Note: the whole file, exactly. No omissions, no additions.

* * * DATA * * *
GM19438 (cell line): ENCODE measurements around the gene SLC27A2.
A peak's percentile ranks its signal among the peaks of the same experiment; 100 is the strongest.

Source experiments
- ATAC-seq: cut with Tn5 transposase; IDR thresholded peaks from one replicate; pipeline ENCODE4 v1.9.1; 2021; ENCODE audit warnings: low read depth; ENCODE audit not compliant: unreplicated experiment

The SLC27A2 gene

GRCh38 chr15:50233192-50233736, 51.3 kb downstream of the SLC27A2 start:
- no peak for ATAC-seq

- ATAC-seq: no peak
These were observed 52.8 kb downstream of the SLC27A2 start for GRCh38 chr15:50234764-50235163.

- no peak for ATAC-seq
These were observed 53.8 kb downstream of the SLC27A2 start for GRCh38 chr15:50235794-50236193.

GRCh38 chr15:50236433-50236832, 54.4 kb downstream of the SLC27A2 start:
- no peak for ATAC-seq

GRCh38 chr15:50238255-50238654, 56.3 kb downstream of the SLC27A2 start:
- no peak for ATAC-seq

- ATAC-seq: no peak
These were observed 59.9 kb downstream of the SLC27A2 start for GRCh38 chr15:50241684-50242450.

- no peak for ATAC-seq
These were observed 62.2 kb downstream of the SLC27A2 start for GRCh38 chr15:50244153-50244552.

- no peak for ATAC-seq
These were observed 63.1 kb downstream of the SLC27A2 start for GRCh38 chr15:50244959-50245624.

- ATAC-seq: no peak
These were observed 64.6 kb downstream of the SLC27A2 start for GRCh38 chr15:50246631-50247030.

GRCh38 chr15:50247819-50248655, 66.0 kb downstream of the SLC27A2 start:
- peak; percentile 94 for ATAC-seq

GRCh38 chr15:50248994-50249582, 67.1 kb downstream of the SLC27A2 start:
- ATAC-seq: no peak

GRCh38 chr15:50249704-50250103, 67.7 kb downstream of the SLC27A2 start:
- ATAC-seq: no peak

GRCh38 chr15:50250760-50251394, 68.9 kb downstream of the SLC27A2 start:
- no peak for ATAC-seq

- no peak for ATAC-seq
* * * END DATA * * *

GM19438 (cell line): ENCODE measurements around the gene SLC27A2.
A peak's percentile ranks its signal among the peaks of the same experiment; 100 is the strongest.

Source experiments
- ATAC-seq: cut with Tn5 transposase; IDR thresholded peaks from one replicate; pipeline ENCODE4 v1.9.1; 2021; ENCODE audit warnings: low read depth; ENCODE audit not compliant: unreplicated experiment

The SLC27A2 gene

GRCh38 chr15:50233192-50233736, 51.3 kb downstream of the SLC27A2 start:
- no peak for ATAC-seq

- ATAC-seq: no peak
These were observed 52.8 kb downstream of the SLC27A2 start for GRCh38 chr15:50234764-50235163.

- no peak for ATAC-seq
These were observed 53.8 kb downstream of the SLC27A2 start for GRCh38 chr15:50235794-50236193.

GRCh38 chr15:50236433-50236832, 54.4 kb downstream of the SLC27A2 start:
- no peak for ATAC-seq

GRCh38 chr15:50238255-50238654, 56.3 kb downstream of the SLC27A2 start:
- no peak for ATAC-seq

- ATAC-seq: no peak
These were observed 59.9 kb downstream of the SLC27A2 start for GRCh38 chr15:50241684-50242450.

- no peak for ATAC-seq
These were observed 62.2 kb downstream of the SLC27A2 start for GRCh38 chr15:50244153-50244552.

- no peak for ATAC-seq
These were observed 63.1 kb downstream of the SLC27A2 start for GRCh38 chr15:50244959-50245624.

- ATAC-seq: no peak
These were observed 64.6 kb downstream of the SLC27A2 start for GRCh38 chr15:50246631-50247030.

GRCh38 chr15:50247819-50248655, 66.0 kb downstream of the SLC27A2 start:
- peak; percentile 94 for ATAC-seq

GRCh38 chr15:50248994-50249582, 67.1 kb downstream of the SLC27A2 start:
- ATAC-seq: no peak

GRCh38 chr15:50249704-50250103, 67.7 kb downstream of the SLC27A2 start:
- ATAC-seq: no peak

GRCh38 chr15:50250760-50251394, 68.9 kb downstream of the SLC27A2 start:
- no peak for ATAC-seq

- no peak for ATAC-seq